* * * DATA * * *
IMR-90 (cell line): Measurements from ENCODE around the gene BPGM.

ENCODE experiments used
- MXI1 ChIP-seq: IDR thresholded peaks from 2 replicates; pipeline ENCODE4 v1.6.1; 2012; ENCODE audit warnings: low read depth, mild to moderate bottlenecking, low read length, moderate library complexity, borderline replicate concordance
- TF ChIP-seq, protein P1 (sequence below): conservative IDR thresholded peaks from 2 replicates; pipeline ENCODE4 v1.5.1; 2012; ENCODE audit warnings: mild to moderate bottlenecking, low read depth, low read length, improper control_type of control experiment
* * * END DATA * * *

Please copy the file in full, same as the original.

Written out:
IMR-90 (cell line): Measurements from ENCODE around the gene BPGM.

ENCODE experiments used
- MXI1 ChIP-seq: IDR thresholded peaks from 2 replicates; pipeline ENCODE4 v1.6.1; 2012; ENCODE audit warnings: low read depth, mild to moderate bottlenecking, low read length, moderate library complexity, borderline replicate concordance
- TF ChIP-seq, protein P1 (sequence below): conservative IDR thresholded peaks from 2 replicates; pipeline ENCODE4 v1.5.1; 2012; ENCODE audit warnings: mild to moderate bottlenecking, low read depth, low read length, improper control_type of control experiment